The Food and Drug Administration has issued warning letters to 15 companies for illegally selling cannabidiol (CBD) products in ways that violate the Federal Food, Drug, and Cosmetic Act. The health agency has also advised consumers that it cannot conclude that CBD is generally recognized as safe for use in human or animal food.
“The FDA has approved only one CBD product, a prescription drug product to treat two rare, severe forms of epilepsy,” the FDA said in a revised Consumer Update, posted Monday. “It is currently illegal to market CBD by adding it to food or labeling it as a dietary supplement. The FDA has only seen limited data about CBD safety and these data point to real risks that need to be considered before taking CBD for any reason.”
The Consumer Update also warned that some products are being marketed with “unproven medical claims” and are “of unknown quality,” adding that potential risks in using such products include liver injury, drug interference, risk of drowsiness when mixed with alcohol or other depressants, gastrointestinal distress and changes in mood.
“Consumers should be aware of the potential risks associated with using CBD products,” the update said, adding consumers should discuss using CBD-containing products with a health care provider before trying it.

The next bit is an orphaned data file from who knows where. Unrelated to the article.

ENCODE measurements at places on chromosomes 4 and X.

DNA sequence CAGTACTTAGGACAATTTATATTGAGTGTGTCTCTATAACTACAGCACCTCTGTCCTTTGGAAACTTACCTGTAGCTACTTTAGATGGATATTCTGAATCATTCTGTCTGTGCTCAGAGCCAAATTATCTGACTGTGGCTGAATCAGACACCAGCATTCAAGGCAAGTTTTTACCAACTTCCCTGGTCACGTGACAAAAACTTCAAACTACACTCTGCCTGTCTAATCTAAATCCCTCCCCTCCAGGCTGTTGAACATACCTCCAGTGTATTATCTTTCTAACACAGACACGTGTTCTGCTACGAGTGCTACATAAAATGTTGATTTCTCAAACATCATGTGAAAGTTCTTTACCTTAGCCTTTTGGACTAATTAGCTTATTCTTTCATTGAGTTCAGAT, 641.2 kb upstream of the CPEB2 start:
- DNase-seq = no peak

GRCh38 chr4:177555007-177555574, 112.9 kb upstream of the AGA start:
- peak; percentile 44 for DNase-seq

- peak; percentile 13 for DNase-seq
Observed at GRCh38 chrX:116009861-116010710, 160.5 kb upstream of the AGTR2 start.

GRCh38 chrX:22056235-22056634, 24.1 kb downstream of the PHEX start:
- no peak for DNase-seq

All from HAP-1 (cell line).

Six of the companies sent warning letters by the FDA are located in California, while the others are scattered across Oklahoma, Texas, Colorado, Oregon, New York, Florida, North Carolina, Arizona and Kentucky.
The agency said it is evaluating regulatory frameworks that “apply to certain cannabis-derived products that are intended for non-drug users, including whether and/or how the FDA might consider updating its regulations, as well as whether potential legislation might be appropriate.”
“As we work quickly to further clarify our regulatory approach for products containing cannabis and cannabis-derived compounds like CBD, we’ll continue to monitor the marketplace and take action as needed against companies that violate the law in ways that raise a variety of public health concerns," Amy Abernethy, M.D., Ph.D., FDA principal deputy commissioner said, in a news release.